Paulina Escobar is a political activist whose husband is a prominent lawyer in an unnamed South American country just out of a dictatorship. One day a storm forces her husband to ride home with a neighbor. That chance encounter brings up demons from her past, as she is convinced that the neighbor (Dr. Miranda) was part of the old fascist regime that tortured and raped her, while blindfolded. Paulina takes him captive to determine the truth. Paulina is torn between her psychological repressions and somber memory, Gerardo is torn between his wife and the law, and Dr. Miranda is forced to endure captivity while husband and wife seek out the uncertain truth about the clouded past. Written by
Henry G. Herron <firstname.lastname@example.org>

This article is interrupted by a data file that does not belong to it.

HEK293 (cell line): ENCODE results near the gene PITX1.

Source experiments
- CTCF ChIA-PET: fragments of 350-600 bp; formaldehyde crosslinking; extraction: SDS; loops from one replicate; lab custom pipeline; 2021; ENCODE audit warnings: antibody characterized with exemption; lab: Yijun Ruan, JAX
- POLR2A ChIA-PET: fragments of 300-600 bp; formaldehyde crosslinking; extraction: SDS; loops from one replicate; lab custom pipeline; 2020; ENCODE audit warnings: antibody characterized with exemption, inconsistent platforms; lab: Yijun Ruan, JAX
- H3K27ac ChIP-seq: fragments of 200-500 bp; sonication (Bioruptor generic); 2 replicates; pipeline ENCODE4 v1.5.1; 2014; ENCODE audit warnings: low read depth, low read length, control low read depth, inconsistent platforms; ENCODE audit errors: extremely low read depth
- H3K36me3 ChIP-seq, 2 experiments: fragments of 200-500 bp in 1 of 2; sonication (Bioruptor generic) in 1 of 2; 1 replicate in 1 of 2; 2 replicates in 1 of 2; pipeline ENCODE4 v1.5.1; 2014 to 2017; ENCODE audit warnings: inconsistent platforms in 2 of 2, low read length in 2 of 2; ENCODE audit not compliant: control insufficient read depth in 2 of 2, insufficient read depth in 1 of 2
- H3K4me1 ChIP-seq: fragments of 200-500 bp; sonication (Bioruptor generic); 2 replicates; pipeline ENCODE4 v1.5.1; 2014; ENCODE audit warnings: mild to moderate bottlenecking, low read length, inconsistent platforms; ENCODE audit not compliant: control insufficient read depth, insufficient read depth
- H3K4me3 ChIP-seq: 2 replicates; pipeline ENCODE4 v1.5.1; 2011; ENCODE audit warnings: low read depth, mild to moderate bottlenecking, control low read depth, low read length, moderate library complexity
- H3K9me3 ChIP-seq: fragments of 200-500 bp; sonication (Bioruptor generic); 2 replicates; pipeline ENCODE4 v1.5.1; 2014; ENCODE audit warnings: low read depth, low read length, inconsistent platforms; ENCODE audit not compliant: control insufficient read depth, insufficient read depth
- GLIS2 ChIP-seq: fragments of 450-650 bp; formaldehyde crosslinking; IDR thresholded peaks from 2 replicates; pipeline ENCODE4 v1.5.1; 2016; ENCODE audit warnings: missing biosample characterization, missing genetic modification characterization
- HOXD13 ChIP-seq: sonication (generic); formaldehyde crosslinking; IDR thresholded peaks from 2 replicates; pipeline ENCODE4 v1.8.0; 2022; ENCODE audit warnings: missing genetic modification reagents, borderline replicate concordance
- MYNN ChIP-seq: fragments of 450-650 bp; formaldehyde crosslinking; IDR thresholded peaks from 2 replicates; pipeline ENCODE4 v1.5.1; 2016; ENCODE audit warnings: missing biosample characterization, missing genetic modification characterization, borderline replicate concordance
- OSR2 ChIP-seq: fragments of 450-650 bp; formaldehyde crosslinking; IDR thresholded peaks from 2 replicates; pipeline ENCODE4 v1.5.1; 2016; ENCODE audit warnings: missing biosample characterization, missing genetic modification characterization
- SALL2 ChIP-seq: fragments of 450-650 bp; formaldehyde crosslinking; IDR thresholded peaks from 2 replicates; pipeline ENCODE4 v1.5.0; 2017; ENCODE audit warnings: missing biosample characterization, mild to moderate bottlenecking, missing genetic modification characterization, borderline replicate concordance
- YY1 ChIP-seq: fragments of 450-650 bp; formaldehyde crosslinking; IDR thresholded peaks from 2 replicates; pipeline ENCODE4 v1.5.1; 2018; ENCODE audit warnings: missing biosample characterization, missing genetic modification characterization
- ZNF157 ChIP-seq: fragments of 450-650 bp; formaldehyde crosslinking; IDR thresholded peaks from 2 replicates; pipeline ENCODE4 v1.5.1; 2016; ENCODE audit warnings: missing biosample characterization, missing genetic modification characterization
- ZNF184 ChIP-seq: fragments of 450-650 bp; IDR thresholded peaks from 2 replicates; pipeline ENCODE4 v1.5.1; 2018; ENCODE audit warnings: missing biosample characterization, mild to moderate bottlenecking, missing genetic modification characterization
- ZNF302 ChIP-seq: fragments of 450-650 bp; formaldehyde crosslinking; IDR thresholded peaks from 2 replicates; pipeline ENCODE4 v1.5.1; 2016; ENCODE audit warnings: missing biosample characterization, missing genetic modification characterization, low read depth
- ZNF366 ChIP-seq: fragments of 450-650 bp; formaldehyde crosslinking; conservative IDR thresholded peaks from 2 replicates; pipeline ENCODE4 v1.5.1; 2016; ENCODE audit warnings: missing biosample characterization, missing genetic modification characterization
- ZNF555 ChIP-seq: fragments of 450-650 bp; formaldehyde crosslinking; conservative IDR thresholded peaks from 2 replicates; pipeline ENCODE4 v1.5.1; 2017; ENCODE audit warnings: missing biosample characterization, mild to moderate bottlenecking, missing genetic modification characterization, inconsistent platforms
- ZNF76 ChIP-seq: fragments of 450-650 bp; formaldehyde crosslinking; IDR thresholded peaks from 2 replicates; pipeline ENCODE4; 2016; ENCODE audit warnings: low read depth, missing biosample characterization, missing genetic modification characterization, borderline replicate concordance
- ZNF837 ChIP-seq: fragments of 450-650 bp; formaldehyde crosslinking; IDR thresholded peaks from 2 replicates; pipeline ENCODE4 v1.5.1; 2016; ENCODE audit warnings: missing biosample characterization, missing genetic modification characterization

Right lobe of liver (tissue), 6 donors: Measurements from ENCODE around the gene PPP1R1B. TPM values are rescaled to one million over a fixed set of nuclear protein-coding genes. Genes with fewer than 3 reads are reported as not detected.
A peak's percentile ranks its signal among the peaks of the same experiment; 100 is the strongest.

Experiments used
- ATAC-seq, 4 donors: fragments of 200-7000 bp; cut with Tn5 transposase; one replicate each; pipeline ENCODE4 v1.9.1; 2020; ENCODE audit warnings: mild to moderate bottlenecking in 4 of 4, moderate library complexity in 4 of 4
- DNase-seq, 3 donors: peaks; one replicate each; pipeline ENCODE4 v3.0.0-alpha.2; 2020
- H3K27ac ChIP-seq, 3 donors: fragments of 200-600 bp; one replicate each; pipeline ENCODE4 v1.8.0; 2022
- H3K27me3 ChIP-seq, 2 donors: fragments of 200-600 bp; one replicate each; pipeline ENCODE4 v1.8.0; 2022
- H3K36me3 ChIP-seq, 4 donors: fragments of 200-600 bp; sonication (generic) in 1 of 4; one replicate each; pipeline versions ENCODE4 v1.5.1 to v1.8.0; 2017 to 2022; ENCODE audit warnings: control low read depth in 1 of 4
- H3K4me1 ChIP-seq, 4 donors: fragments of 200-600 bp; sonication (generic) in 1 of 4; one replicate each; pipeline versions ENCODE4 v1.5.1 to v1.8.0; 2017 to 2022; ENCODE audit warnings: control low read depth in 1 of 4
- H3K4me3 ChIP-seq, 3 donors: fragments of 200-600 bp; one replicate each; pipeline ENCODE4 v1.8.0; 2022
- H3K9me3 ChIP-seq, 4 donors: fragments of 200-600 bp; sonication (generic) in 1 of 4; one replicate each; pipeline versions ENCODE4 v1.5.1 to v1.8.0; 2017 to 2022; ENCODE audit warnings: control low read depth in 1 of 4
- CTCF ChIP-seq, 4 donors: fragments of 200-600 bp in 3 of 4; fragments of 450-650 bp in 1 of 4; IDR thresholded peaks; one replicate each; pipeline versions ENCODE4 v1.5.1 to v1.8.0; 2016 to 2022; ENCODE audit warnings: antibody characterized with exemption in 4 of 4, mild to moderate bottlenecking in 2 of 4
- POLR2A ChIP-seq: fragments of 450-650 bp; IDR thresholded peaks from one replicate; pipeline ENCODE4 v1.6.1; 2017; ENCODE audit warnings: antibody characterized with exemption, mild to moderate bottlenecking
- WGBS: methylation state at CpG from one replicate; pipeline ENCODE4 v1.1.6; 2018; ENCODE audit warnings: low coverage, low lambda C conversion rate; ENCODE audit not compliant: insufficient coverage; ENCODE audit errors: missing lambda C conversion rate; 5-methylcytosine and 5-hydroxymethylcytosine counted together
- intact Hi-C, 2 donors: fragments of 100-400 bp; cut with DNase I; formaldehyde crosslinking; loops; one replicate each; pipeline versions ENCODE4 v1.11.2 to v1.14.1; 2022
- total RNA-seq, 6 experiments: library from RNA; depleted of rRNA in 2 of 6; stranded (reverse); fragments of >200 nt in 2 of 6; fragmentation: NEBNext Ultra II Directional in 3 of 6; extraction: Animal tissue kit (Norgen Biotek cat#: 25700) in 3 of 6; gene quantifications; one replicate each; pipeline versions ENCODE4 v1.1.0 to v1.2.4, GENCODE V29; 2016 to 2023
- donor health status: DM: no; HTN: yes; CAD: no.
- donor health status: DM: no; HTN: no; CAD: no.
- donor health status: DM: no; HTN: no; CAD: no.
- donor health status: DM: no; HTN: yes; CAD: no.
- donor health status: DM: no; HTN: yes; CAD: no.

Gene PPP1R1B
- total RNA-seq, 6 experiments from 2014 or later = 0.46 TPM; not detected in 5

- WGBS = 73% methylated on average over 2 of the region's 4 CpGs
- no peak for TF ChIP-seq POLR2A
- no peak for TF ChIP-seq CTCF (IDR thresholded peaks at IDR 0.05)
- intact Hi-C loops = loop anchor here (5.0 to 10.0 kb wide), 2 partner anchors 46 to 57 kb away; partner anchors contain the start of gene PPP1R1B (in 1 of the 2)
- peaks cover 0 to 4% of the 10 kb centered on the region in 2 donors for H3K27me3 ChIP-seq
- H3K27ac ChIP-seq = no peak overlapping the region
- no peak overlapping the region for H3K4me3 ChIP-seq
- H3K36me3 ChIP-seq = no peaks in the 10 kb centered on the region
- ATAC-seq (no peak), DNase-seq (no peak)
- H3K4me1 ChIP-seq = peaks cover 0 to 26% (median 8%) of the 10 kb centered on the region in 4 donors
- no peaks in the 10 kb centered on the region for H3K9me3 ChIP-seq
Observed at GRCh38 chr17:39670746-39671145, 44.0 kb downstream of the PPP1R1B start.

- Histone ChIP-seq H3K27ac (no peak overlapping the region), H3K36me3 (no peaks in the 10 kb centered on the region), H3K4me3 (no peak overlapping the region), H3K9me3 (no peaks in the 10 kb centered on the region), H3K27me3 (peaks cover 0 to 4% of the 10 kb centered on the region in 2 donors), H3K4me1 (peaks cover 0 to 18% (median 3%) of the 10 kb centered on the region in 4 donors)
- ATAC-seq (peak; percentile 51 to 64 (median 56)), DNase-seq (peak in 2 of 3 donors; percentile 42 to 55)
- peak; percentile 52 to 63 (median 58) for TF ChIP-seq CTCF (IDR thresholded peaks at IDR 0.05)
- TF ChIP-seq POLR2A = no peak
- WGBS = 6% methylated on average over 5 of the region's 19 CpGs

Criminals are punished morally by their conscience and legally by the state. What about state-sanctioned crimes? Not only may the victim no longer have much faith in "the state" to essentially police itself but also the "state-sponsored" perpetrator may feel morally innocent. The unforgettable stories of outrageous evil in Polanski's "Chinatown" and "Rosemary's Baby" were arguably overshadowed by the incomparable acting and direction. Here the presentation, although good, is more conventional, so the plot takes center stage, with the focus, as I saw it, on retribution and psychological guilt/innocence. Does the ending depict justice? It seems unrealistic, but maybe was intended to highlight some of the limitations of a justice system for addressing the fundamental causes and effects of violence.
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